Close Combat may not be cock of the roost of tactical RTS games anymore. Other series have added better visuals and different interfaces. However, Close Combat: Gateway to Caen shows the old system still has life, giving players innovative challenges and new situations. Each battle requires thought and understanding of historical weapons and terrains. Sticking to a proven system that makes players understand what battles were like and why they went as they did is what serious gaming means. The template is just fine, thank you.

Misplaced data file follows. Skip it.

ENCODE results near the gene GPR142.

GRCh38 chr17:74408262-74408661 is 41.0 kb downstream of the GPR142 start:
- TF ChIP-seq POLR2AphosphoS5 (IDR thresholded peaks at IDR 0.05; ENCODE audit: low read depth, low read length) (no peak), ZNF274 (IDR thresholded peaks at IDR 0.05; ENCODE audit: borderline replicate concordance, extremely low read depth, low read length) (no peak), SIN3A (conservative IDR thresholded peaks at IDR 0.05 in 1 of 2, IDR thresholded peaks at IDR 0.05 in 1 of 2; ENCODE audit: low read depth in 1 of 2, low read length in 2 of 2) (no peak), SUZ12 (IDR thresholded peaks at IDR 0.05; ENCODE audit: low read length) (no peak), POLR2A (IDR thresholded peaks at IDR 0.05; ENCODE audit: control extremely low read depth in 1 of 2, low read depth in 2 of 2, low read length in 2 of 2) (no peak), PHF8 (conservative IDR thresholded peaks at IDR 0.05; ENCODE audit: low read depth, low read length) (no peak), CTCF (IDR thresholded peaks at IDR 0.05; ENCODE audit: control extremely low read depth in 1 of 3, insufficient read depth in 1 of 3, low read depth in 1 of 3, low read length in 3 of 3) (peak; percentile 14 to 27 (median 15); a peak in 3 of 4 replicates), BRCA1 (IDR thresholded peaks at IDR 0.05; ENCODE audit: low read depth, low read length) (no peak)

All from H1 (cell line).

About the Author
Jim Cobb has been playing board wargames since 1961 and computer wargames since 1982. He has been writing incessantly since 1993 to keep his mind off the drivel he dealt with as a bureaucrat. He has published in Wargamers Monthly, Computer Gaming World, Computer Games Magazine, Computer Games Online, CombatSim, Armchair General, Subsim, Strategyzone Online, Wargamer and Gamesquad